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What do you want to do when you grow up, sport?

<em>Illustration: Cathy Wilcox</em>

Illustration: Cathy Wilcox

MICHAEL CLARKE, Benji Marshall, Cadel Evans - these are the names that fire the ambitions of Australian children. However, children from developing countries just want a career in medicine, a global study has found.

The dominance of sport in the Australian psyche shows no signs of abating with the upcoming generation.

And, if they cannot star on the sporting stage, it seems any stage will do, as long as they can dance, sing or act.

Want to be like Mike? ... Australian cricket team captain Michael Clarke.

Want to be like Mike? ... Australian cricket team captain Michael Clarke. Photo: Getty Images

A survey of 6200 children aged 10 to 12 by the charity group ChildFund Alliance found that 20 per cent in Australia nominated becoming a professional athlete as a top career goal. This compared with just 4 per cent in developing countries.

Children in poorer nations aspired to be doctors, nurses, dentists and teachers. The survey found 27 per cent of children in developing countries said they wanted to be healthcare professionals and 24 per cent teachers. In developed countries, it was just 8 and 5 per cent.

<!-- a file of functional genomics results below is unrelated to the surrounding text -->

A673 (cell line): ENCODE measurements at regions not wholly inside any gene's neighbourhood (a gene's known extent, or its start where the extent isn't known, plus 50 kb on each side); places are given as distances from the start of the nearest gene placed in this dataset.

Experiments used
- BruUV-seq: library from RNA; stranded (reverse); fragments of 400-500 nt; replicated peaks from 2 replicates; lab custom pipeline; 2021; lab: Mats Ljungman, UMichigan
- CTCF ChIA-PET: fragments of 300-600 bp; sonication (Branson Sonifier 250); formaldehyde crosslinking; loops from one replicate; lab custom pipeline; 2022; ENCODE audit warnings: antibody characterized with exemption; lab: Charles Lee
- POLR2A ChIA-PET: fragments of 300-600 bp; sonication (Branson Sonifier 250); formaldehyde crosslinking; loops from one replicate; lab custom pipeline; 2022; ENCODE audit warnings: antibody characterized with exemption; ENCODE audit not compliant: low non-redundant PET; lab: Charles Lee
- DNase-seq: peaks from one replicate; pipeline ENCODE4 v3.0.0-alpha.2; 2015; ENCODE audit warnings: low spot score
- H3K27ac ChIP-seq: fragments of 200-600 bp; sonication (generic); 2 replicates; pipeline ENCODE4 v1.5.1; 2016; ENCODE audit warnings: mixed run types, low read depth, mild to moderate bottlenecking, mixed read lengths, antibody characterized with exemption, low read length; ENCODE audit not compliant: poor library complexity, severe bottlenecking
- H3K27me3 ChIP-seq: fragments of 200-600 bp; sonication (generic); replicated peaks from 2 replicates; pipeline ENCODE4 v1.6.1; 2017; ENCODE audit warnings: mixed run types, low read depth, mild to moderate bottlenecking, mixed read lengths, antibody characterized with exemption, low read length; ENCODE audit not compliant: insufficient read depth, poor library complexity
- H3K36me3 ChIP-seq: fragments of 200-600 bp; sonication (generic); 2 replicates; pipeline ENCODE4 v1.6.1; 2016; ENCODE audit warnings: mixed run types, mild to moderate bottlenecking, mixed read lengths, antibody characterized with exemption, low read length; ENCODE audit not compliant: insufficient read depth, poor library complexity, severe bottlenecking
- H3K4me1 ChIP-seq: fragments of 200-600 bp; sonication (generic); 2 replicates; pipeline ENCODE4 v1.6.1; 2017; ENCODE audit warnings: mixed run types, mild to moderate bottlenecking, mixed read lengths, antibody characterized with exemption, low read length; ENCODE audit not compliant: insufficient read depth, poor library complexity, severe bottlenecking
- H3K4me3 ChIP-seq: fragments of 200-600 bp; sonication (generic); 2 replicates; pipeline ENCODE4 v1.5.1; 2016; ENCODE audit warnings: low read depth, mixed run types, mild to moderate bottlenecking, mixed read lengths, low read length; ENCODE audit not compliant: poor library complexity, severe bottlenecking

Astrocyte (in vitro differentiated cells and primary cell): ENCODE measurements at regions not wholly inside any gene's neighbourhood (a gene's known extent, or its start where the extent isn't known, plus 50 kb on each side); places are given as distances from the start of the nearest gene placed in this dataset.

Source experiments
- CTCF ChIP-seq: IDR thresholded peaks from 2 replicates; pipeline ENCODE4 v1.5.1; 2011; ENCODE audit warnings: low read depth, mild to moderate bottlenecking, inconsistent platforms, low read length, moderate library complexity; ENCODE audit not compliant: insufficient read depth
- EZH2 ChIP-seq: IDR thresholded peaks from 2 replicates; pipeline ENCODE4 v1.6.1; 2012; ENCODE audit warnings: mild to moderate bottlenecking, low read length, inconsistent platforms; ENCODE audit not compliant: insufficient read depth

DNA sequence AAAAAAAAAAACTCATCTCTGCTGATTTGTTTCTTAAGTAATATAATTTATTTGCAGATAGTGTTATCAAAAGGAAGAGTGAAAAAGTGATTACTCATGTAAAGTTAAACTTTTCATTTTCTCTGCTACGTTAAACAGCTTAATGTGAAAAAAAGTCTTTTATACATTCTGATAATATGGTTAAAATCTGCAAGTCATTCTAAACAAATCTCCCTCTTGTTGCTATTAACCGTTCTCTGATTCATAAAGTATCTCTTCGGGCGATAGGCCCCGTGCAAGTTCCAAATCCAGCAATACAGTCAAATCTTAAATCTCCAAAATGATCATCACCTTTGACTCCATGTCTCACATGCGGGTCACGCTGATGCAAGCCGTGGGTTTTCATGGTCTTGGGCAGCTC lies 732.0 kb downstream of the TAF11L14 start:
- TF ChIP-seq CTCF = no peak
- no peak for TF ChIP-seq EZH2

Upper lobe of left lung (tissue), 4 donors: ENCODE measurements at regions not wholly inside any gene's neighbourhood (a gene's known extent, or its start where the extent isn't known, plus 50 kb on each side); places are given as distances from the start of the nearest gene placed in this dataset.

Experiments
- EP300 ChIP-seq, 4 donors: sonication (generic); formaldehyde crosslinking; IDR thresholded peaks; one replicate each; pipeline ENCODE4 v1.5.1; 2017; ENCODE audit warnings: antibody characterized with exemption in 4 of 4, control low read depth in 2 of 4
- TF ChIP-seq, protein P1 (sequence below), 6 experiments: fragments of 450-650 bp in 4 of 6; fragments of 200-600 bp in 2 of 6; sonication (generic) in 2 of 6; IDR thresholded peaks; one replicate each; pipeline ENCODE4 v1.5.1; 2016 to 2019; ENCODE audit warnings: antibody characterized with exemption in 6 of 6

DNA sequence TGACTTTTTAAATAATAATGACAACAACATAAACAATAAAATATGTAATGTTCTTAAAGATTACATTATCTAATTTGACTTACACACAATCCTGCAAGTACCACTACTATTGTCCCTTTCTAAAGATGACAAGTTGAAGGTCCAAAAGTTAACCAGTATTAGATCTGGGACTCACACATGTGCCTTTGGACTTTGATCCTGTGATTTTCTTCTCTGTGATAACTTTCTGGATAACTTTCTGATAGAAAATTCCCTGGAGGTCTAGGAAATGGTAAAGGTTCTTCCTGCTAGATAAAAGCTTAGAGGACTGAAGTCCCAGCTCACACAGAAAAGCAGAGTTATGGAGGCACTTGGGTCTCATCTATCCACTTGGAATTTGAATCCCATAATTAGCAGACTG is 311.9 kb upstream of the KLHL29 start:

''Australian children are pretty attuned to the sports-mad culture we have,'' ChildFund Australia's chief executive, Nigel Spence, said.

''Professional athlete is the highest ranked career choice for Australian children followed by entertainer and professional artist or creative professional.

''Music and acting and other artistic pursuits, probably influenced by popular TV shows, are probably a factor.

''This contrasts with kids in developing countries. They have so few sporting opportunities or artistic opportunities so for those to be career choices is just not in their frame of reference.''

The survey also found climate change was a much greater concern for Australian children than their peers.

Fifteen per cent of Australian children said they were concerned about climate change, compared with 2 per cent of children in developing countries.

Children from 47 countries took part in the survey, with 123 Australians responding.

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